Digital Technology has changed the way we interact with everything from the games we play to the tools we use at work.
Designers of digital technology products no longer regard their job as designing a physical object—beautiful or utilitarian—but as designing our interactions with it.
In Designing Interactions, Bill Moggridge, designer of the first laptop computer (the GRiD Compass, 1981) and a founder of the design firm IDEO, tells us stories from an industry insider’s viewpoint, tracing the evolution of ideas from inspiration to outcome.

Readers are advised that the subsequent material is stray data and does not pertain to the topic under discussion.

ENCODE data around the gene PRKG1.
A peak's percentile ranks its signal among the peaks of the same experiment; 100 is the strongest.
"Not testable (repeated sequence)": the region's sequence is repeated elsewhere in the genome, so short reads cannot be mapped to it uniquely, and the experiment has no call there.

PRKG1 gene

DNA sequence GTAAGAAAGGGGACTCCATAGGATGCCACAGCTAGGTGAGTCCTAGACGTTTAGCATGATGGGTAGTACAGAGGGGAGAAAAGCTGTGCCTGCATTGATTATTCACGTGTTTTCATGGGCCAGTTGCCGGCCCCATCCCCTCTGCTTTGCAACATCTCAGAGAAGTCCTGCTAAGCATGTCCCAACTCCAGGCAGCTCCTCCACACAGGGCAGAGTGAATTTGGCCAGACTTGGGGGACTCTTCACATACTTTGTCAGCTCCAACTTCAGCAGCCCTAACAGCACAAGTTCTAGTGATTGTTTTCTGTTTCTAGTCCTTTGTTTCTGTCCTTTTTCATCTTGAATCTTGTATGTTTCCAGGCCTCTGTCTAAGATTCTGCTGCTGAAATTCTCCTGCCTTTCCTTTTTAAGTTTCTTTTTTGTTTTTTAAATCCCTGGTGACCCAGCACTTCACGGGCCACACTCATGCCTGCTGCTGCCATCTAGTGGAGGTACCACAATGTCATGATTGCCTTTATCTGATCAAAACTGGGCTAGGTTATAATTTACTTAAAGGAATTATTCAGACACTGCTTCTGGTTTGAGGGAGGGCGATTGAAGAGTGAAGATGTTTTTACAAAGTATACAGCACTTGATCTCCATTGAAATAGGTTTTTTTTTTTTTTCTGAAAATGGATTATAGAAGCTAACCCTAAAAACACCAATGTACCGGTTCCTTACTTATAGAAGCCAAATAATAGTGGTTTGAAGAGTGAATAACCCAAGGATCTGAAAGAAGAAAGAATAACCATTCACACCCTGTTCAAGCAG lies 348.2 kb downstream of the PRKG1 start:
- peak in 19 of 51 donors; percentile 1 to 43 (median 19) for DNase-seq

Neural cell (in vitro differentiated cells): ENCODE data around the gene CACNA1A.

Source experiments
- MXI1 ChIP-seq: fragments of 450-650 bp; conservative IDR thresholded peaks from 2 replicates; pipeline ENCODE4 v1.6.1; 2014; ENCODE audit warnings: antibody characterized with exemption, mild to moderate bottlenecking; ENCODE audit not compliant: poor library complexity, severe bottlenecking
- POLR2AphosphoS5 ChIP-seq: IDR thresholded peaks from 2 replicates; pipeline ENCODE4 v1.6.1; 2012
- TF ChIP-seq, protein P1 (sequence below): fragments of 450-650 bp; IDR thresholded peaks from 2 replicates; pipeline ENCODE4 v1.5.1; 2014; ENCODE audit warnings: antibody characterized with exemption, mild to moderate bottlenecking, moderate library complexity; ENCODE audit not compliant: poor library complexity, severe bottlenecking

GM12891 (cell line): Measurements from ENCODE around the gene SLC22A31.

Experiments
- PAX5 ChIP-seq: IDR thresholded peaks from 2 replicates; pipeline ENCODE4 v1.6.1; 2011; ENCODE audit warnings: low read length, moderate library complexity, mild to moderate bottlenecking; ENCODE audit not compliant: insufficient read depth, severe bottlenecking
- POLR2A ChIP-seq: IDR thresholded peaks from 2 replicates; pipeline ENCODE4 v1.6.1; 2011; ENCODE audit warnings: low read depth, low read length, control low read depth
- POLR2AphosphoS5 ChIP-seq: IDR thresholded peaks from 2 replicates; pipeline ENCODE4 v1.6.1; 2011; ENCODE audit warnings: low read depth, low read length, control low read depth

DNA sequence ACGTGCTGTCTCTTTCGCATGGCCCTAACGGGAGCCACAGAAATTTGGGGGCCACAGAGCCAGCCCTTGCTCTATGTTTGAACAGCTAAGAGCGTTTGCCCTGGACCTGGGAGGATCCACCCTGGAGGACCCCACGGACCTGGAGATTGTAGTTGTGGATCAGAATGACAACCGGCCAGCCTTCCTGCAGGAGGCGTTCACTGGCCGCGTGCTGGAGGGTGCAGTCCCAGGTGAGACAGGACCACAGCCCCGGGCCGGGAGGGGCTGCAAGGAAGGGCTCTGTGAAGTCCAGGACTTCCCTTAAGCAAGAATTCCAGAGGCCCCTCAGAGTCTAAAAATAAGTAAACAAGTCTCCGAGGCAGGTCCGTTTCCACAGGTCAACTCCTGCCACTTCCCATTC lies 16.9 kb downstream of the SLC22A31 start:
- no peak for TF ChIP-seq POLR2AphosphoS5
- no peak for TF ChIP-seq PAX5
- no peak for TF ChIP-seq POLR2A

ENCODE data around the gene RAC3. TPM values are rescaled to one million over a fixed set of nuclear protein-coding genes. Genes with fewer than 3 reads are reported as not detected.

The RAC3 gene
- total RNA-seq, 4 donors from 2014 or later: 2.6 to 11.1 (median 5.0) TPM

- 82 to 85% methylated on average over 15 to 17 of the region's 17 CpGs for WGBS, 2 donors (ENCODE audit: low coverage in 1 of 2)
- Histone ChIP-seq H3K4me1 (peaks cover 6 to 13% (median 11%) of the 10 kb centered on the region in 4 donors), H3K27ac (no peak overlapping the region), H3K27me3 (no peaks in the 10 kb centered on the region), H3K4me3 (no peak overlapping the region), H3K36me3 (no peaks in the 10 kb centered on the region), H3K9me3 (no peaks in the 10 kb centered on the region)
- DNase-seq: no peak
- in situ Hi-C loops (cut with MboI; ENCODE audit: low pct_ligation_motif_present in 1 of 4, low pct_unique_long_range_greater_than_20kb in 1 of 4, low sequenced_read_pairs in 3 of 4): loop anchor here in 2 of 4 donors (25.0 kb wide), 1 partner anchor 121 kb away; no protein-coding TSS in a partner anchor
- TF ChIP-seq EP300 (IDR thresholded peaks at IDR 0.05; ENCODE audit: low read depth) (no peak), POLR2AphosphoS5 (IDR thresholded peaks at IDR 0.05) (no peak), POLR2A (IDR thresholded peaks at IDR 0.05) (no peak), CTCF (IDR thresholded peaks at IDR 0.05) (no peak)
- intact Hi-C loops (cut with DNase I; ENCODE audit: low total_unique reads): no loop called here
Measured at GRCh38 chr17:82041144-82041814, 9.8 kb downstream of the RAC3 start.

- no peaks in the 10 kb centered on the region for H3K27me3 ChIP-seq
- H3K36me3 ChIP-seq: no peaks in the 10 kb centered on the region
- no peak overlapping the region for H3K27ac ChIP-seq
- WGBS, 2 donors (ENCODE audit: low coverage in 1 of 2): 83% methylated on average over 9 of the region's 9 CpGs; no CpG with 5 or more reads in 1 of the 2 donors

Moggridge and his interviewees discuss why a personal computers have windows in desktops, what made Palm’s handheld organizers so successful, what turns a game into a hobby, why Google is the search engine of choice, and why 30 million people in Japan choose the i-mode service for their cell phones. And Moggridge tells the story of his own design process and explains the focus on people and prototypes that has been successful at IDEO—how the needs and desires of people can inspire innovative designs and how prototyping methods are evolving for the design of digital technology.